While these are targeted for servers, one has to wonder if phones and tablets are next?

Submission + - blekko donates search data to Comomn Crawl (blekko.com)

Greg Lindahl writes: blekko is donating search engine ranking data for 140 million domains and 22 billion urls to the Common Crawl Foundation. Common Crawl is a non-profit dedicated to making the greatest (yet messiest) dataset of our time, the web, available to everyone, including tinkerers, hackers, activists, and new companies. blekko's ranking data will initially be used to improve the quality of Common Crawl's 8 billion webpage public crawl of the web, and eventually will be directly available to the public.

Submission + - END FOX News: The answer. The solution. (livejournal.com) 4

Web Goddess writes: FOX NEWS. The answer. The solution.
I was born without muscles to open my eyes! Blepharophimosis ptosis is extremely rare. "Full medical treatment" = a muscle graft that allows the forehead to elevate the eyelids. To blink, the eyelids just drift downwards, not fully shut. So my eyes learned to automatically roll upwards, each time I blink and when I sleep.

Eyelid movement is so important that, all my life, my body has (wow!) been re-purposing the lower facial muscles, neck muscles, even part of the tongue and lungs, to open and close the eyelids. TRUE STORY! Today I can squint, and move my eyelids a remarkable amount! When did this happen?! It is not documented. I believe I am revealing, for the first time ever, the true story of Blepharophimosis ptosis.

NOBODY NOTICES. Not consciously. But my expressions are often backwards, or complicated, or unusual. This is like having a speech impediment that someone stops noticing in five minutes, or a few weeks. But it is different. My expressions can only be properly mapped in a one-on-one conversation, where the observer's expressions learn what my matching expressions look like. (*) On film, my expressions appear to be a spectacle of facial grimaces when viewed by a stranger.


My expressions and microexpressions (especially the ones involving blinks which include involuntary eye rolls) have caused the following lifelong problems:

* A single innocent glance can immediately turn a stranger or even a friend into a person with a permanent blood feud against me, who will NOT listen to reason, invents evidence to support the hatred, and transmits the senseless hate to others. "You sniffed my boyfriend's crotch!" Invented memes become gospel.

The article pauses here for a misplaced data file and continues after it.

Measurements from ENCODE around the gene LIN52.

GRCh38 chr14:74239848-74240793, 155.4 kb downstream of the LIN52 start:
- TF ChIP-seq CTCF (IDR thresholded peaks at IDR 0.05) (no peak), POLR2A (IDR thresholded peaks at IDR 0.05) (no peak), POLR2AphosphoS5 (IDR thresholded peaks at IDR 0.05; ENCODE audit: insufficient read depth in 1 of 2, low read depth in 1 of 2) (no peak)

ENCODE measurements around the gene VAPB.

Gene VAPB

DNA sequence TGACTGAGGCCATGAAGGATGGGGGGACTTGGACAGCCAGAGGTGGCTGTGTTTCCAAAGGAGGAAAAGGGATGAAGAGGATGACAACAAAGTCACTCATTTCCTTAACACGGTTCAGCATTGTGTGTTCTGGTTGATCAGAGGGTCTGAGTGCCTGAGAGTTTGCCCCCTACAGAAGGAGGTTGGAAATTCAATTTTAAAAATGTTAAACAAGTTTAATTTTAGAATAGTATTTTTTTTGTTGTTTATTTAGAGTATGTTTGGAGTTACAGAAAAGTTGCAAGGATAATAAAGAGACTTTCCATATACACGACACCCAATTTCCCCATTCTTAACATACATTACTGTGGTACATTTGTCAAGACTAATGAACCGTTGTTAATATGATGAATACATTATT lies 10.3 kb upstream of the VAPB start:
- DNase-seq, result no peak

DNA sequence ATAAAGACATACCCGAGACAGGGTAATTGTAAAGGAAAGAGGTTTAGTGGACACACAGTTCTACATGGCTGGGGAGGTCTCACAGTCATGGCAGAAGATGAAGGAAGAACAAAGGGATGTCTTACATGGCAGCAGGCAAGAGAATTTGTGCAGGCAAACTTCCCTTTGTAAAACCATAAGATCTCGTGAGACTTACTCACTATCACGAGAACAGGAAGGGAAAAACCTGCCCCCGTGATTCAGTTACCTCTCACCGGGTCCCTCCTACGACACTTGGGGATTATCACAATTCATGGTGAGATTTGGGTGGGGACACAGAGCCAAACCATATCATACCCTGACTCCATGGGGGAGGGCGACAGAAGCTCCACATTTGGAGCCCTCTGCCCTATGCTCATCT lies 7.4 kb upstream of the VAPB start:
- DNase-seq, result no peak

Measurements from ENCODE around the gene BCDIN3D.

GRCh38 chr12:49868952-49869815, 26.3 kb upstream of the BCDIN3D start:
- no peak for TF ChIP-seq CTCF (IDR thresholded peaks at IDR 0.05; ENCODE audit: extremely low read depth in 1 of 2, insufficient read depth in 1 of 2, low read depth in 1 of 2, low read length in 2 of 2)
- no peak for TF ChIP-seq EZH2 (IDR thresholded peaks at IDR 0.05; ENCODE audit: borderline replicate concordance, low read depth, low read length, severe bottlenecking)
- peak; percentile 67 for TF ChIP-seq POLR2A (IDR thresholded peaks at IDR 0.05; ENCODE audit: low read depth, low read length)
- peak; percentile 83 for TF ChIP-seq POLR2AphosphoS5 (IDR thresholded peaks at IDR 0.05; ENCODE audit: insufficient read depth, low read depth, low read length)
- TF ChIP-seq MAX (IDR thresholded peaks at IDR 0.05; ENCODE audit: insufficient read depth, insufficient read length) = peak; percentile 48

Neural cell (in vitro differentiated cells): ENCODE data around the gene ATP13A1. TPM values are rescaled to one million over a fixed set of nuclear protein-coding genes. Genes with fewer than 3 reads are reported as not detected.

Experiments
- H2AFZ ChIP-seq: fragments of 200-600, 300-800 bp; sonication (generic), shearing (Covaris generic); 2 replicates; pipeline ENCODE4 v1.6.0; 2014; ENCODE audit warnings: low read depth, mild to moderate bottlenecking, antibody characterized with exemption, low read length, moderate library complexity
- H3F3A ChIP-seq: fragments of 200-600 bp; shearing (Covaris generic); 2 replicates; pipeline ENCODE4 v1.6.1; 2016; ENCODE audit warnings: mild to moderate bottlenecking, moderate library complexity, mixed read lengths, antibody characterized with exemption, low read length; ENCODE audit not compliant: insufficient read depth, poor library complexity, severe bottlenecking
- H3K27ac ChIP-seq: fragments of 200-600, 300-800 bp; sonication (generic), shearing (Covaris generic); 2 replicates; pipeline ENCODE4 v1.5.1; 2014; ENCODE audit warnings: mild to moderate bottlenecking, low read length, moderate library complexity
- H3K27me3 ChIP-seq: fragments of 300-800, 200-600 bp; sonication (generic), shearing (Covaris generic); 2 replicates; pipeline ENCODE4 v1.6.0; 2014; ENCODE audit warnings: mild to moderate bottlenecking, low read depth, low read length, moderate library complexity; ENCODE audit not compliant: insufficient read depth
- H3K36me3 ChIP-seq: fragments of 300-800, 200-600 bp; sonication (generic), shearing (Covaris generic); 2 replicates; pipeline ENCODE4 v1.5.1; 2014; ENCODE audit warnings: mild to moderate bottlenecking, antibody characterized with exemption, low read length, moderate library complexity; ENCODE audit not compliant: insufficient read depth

* I am completely unable to convey sincerity. Those muscles just don't...exist. Therefore, authority (police, teachers, parents, anyone with a skeptical opinion) never,ever,ever believe me. The mismatch between my words and my subliminally-perceived aspect inevitably lead to escalating suspicion and anger. Even when I am reporting serious crime, or serious personal abuse, the police begin to interrogate ME and things go downhill rapidly. My complaints about this abuse, frustratingly, evoke laughter in my friends, time and time again.

I see in FOX news, er, similar symptoms:

* Dittoheads are furious about insane things that fly in the face of reason, and infect others by the strength of their convictions.

* Commentators say the most outrageous things with seeming sincerity.

Yes, I am contacting facial expression analysis experts, Good Lord, I need a medical note to prevent a routine traffic stop from turning into an absolute nightmare. But do we have time for all that?

YOU are the solution. Microexpressions? Blepharophmosis ptosis people know that a single microexpression can induce permanent, infectious feud over nothing. Find the answer. The evidence is out there.

If you wish to analyze my facial expressions (how embarrassing I apparently look pretty odd, at times) you can contact me, or check out this video, where I was trying to carefully control my expressions for a large audience.

(especially camera angle beginning around 35 minutes in.)

Thanks for your help! I am 47 years old. A lifetime of sad encounters, culminating in a miracle. The dittohead microexpression that induces hate? It's in my loving face.

Comment Re:Java has its uses (Score 1) 187

Perl has some nifty frameworks that can make you as productive as PHP for small web projects, and it also does large projects well.

But hey, if you're comfortable with PHP and Java, and want to pay to have your app completely rewritten, then more power to you.

Comment Re:Perl - the COBOL of scripting languages (Score 1) 187

New startups using perl, courtesy of Quora:


Big companies writing lots of new perl, also courtesy of Quora:

Lokku (makers of Nestoria), BBC, LJ, IMDB, Salon.com, Typepad, Zappos, Craigslist, FriendFinder, Ticketmaster, Slashdot

I think you're really confused about the role Larry plays in the community. He's slowly creating a new language, which has little to do with perl 5. Perl 5 is actively maintained and has a large community of users.